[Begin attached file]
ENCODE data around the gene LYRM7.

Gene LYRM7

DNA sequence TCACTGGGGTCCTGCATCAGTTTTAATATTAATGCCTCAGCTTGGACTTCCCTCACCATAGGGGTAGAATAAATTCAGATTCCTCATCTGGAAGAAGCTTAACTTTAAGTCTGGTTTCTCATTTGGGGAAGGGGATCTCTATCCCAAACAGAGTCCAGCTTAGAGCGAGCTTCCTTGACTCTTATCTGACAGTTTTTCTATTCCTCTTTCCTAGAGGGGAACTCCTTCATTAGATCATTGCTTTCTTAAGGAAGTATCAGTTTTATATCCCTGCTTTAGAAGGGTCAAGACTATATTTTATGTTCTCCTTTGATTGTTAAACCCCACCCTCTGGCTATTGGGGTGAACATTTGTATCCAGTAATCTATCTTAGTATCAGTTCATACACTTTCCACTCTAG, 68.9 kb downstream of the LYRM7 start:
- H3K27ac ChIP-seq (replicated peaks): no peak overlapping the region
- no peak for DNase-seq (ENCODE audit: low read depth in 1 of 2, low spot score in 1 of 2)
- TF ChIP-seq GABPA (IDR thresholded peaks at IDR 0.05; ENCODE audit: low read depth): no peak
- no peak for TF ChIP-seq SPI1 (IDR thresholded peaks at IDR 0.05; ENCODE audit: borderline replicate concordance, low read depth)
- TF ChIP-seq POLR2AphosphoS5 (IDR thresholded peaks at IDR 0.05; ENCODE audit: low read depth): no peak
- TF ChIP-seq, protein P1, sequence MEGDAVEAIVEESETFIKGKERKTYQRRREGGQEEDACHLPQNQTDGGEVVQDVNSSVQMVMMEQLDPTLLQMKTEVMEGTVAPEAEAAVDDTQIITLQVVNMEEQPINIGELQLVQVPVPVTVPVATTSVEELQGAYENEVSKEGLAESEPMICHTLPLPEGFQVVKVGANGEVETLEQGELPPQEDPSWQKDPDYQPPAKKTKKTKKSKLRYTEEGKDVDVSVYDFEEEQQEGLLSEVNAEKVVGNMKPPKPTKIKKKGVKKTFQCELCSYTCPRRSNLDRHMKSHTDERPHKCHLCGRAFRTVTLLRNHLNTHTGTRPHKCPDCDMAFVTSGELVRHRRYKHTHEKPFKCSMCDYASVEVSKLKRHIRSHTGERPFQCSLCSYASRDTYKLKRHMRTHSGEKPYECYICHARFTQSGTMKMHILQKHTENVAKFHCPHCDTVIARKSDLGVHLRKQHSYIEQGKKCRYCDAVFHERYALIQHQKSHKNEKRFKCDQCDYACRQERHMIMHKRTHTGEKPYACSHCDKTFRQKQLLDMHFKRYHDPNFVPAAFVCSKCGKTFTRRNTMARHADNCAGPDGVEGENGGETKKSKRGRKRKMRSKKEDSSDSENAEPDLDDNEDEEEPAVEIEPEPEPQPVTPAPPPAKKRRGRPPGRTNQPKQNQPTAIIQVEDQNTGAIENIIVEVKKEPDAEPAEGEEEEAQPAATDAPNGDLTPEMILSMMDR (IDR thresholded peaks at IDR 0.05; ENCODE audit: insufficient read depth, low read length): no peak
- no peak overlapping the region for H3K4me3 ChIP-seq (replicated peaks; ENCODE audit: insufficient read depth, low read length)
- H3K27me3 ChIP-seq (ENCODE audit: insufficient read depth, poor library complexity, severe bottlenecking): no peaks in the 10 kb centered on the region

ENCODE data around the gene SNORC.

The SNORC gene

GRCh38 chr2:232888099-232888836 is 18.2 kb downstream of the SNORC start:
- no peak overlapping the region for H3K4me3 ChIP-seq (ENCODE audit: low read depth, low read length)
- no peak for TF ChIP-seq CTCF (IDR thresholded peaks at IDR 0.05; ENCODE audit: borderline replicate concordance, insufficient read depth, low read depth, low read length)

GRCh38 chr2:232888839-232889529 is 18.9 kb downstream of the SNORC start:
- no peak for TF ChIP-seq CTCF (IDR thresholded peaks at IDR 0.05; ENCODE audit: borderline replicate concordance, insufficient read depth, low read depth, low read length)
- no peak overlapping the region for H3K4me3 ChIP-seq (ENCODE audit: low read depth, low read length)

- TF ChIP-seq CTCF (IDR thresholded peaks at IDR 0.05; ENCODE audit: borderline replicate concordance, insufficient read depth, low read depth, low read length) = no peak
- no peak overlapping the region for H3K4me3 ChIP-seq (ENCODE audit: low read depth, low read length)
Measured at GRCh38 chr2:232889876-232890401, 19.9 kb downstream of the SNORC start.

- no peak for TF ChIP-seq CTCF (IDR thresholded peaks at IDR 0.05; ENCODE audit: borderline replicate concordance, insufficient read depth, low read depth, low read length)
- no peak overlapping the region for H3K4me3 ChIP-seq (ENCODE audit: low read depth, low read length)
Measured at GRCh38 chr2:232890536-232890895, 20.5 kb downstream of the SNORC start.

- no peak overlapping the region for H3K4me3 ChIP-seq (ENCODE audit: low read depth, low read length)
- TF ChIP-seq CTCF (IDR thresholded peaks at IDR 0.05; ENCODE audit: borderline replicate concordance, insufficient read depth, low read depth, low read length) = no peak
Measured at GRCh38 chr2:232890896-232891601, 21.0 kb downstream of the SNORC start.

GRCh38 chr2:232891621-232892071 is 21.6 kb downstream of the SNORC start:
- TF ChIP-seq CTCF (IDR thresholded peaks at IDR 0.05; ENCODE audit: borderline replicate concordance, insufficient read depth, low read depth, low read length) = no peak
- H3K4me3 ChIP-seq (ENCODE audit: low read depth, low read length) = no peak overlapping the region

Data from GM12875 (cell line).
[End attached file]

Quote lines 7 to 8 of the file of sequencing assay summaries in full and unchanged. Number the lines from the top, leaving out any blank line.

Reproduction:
- no peak for TF ChIP-seq SPI1 (IDR thresholded peaks at IDR 0.05; ENCODE audit: borderline replicate concordance, low read depth)
- TF ChIP-seq POLR2AphosphoS5 (IDR thresholded peaks at IDR 0.05; ENCODE audit: low read depth): no peak